Not exactly a request, but Adam Kolker popped up in an email conversation earlier in the week. How many people can say that? Not many, I guess, and I suppose it's indicative of he type of emails that I enjoy reading and sending.
Better known as a baritone sax toting session-man heard in numerous top bands, my initial interest in this CD was probably stirred more by Billy Hart than the leader. As the review hopefully conveys, this is noteworthy for more reasons than just Billy Hart's impeccable contributions from the trap-set.
This is probably the 'real' Adam Kolker we're hearing here. Thoughtful and individual music, Kolker gets the chance to expound on tenor and soprano horns. I gather he's made several more discs since this one, and I'd like to get to hear them if at all possible...
SATCHMO JAZZ (SJR CD 00461)
Sultan’s Dream; Waves; Verse 1; Track 4; Verse 2; Epistrophy; Dolphin Dance; Verse 3; All Or Nothing At All; Blues; Verse 4; Remembrance.
Adam Kolker (ss,ts); Bruce Barth (p); John Hebert (b); Billy Hart (d); Ray Baretto (perc).
Recorded June 2001.
Although previously aware of Kolker as the bari-slinger from his work in the horn sections of many top-flight contemporary big bands, the saxophonist that emerges on ‘Sultanic Verses’ is a revelation of the most pleasant kind. Noted employers of Kolker have included Maria Schneider, Bobby Previte and Ray Baretto, and when not performing his other major gig is as a teacher. This is only his second recording as a leader, and by sticking to soprano and tenor saxophones exclusively you could say that this is the real Adam Kolker standing up to be counted.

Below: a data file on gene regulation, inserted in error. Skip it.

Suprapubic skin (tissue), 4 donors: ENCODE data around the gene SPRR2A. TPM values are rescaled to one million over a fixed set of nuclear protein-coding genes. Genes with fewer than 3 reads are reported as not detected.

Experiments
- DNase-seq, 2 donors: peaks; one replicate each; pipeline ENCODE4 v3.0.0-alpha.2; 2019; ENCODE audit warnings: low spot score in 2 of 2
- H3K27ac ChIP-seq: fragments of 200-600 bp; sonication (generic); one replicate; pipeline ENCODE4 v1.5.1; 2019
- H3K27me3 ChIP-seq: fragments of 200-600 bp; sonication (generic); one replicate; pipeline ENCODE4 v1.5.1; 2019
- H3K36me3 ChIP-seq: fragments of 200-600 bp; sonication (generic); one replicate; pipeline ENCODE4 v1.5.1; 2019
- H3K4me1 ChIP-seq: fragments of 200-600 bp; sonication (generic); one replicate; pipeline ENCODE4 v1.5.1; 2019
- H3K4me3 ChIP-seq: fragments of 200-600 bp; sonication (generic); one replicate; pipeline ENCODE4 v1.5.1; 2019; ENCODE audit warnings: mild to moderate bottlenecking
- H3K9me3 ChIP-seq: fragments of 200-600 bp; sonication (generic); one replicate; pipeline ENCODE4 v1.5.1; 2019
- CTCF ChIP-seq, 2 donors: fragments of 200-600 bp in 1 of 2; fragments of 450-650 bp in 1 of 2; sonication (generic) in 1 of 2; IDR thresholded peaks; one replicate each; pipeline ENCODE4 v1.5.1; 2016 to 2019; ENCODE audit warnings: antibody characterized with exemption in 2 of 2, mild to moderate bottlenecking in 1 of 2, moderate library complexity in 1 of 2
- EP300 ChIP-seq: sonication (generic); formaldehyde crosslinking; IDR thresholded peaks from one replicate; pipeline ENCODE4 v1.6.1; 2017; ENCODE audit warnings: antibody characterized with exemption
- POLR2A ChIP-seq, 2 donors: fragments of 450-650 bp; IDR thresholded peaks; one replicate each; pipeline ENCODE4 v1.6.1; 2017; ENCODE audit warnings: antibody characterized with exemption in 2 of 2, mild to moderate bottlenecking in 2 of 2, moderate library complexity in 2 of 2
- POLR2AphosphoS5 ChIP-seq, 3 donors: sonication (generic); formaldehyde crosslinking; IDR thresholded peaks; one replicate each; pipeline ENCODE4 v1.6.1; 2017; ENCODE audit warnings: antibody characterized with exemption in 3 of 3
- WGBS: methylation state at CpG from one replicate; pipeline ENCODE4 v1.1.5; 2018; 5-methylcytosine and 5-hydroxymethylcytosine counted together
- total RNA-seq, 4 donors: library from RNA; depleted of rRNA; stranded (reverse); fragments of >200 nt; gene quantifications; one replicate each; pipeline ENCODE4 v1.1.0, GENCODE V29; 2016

The cast of players he’s assembled for the occasion needs no introduction, and from the dancing opener ‘Sultan’s Dream’ to the haunting ballad ’Rememberance’ it is obvious that Kolker is both a soloist and composer of uncommon depth. Coming out of late period Coltrane with the compositional guile of Wayne Shorter and the cerebral leanings of Charles Lloyd, Kolker happily is able to bring enough of himself to remain very much his own man. The emphasis is on the spiritual properties of music, inspired by a meeting Kolker had with a musician called Sultaan.
The four ‘verses’ of the title are free improvisations, pitting gritty soprano against a polyrhythmic backdrop provided by Hart and Baretto. Short and punchy, they provide dramatic foils for the mix of standards and originals found elsewhere. ‘Epistrophy’, played on soprano, is delivered at a gallop, whilst ‘Dolphin Dance’ is a reflective duet with Barth that finds seemingly limitless space within Hancock’s elegant composition. The transformation of ‘All Or Nothing At All’ into ‘Crescent’ era Coltrane is an unexpected delight, and it gives the quartet, minus Baretto, a chance to really turn up the heat. ‘Blues’ studiously avoids any statements of the obvious, Kolker’s soprano lines sufficiently oblique to conjure the memory of the late lamented Steve Lacy.
There are no tricks or gimmicks on ‘Sultanic Verses’, just a reassuring affirmation of the values that make jazz such a vital music. Individuality and conviction collide with familiar traditions to produce a deeply satisfying piece of work.
(Jazz Review, October 2004)